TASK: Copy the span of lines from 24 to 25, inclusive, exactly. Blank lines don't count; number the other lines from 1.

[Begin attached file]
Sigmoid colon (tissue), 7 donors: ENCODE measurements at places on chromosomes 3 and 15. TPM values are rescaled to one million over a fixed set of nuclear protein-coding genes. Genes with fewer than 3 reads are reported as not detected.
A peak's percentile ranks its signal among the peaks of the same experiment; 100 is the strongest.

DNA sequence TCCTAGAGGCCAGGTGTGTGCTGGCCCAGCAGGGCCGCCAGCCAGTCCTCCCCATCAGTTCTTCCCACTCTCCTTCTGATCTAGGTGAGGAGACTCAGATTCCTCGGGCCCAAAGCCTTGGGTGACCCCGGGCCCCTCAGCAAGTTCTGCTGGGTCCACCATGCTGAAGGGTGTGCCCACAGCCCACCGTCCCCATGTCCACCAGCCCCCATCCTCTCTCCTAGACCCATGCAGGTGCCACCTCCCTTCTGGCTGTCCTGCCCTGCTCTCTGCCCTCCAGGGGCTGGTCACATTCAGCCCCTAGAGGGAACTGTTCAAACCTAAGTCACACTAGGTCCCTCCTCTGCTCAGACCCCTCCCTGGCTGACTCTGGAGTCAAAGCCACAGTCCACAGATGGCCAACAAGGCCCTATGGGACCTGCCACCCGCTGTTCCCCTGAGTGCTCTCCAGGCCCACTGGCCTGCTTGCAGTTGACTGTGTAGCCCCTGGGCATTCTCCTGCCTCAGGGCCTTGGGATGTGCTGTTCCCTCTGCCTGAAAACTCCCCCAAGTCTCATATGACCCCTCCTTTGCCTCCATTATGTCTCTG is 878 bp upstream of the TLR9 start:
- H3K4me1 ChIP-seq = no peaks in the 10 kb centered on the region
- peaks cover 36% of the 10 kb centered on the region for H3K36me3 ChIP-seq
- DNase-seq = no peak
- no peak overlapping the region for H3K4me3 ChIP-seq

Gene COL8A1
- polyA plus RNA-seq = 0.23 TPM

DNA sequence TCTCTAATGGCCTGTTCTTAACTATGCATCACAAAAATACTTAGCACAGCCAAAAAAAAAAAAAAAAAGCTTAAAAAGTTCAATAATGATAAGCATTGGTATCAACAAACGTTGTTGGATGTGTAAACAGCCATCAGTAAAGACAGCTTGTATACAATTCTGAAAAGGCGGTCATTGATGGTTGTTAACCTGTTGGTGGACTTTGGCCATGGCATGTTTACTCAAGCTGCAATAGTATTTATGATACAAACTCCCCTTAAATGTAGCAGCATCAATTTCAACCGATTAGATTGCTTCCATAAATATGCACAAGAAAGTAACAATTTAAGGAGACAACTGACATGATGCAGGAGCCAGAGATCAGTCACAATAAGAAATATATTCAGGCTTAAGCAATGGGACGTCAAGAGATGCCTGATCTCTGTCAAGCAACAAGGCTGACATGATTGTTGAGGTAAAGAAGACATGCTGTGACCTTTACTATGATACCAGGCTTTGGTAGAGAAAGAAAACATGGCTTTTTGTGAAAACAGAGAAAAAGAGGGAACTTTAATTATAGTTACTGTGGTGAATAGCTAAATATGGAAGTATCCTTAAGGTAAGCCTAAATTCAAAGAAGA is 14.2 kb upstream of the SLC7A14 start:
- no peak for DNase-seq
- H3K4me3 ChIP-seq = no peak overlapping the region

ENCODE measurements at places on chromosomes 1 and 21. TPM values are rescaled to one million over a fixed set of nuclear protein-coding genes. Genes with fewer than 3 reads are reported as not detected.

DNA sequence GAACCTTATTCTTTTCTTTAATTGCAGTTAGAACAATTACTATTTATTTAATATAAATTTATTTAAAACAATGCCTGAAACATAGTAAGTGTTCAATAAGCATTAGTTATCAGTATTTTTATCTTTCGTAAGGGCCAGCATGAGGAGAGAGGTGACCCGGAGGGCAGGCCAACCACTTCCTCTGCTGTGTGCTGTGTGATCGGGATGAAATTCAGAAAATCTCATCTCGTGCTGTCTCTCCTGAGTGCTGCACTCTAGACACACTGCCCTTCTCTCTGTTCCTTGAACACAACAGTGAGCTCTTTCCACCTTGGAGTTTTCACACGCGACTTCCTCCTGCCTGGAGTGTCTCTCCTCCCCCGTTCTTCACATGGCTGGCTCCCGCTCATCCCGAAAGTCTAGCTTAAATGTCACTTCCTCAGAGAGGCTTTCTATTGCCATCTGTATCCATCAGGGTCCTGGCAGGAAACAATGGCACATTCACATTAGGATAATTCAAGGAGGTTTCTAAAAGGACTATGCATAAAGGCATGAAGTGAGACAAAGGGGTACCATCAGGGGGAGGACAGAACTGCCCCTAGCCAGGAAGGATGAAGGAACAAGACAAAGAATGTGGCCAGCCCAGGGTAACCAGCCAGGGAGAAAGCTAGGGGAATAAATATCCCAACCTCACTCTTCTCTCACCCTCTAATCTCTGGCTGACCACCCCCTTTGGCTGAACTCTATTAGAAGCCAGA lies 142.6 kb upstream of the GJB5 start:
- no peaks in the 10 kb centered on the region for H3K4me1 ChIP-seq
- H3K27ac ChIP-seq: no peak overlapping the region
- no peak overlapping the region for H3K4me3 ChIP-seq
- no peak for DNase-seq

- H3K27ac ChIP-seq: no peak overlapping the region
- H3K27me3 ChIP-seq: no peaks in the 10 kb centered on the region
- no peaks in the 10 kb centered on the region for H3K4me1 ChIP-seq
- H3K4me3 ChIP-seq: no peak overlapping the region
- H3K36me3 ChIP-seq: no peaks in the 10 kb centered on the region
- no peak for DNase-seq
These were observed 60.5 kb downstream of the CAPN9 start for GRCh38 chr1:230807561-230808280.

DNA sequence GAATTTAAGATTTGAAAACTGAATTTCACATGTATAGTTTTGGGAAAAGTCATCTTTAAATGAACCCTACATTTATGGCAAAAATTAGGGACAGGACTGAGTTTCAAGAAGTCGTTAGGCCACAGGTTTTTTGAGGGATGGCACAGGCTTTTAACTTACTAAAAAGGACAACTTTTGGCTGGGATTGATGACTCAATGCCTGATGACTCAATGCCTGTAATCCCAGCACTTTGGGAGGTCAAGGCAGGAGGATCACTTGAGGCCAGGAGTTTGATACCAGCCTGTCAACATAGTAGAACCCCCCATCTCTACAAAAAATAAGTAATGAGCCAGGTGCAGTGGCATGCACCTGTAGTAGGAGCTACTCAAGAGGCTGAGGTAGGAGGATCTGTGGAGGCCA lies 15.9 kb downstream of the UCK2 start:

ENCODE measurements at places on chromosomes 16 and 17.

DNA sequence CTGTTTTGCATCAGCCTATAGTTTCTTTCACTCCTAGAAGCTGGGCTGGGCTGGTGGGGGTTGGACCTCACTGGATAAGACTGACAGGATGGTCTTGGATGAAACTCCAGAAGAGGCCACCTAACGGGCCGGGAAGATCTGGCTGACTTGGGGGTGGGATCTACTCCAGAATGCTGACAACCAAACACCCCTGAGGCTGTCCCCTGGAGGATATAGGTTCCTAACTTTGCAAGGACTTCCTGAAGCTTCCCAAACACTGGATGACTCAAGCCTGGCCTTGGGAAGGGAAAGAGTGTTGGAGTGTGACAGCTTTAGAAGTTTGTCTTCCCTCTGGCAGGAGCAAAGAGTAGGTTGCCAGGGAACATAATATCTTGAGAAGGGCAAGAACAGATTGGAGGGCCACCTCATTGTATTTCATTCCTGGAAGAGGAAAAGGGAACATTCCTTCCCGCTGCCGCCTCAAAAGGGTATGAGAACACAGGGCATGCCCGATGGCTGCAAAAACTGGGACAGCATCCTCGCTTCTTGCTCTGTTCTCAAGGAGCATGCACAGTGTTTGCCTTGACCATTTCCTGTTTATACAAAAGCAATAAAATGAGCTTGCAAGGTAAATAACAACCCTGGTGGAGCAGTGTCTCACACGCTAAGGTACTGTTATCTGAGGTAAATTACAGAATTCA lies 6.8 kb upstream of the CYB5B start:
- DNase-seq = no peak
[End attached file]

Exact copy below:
- no peak for DNase-seq
These were observed 60.5 kb downstream of the CAPN9 start for GRCh38 chr1:230807561-230808280.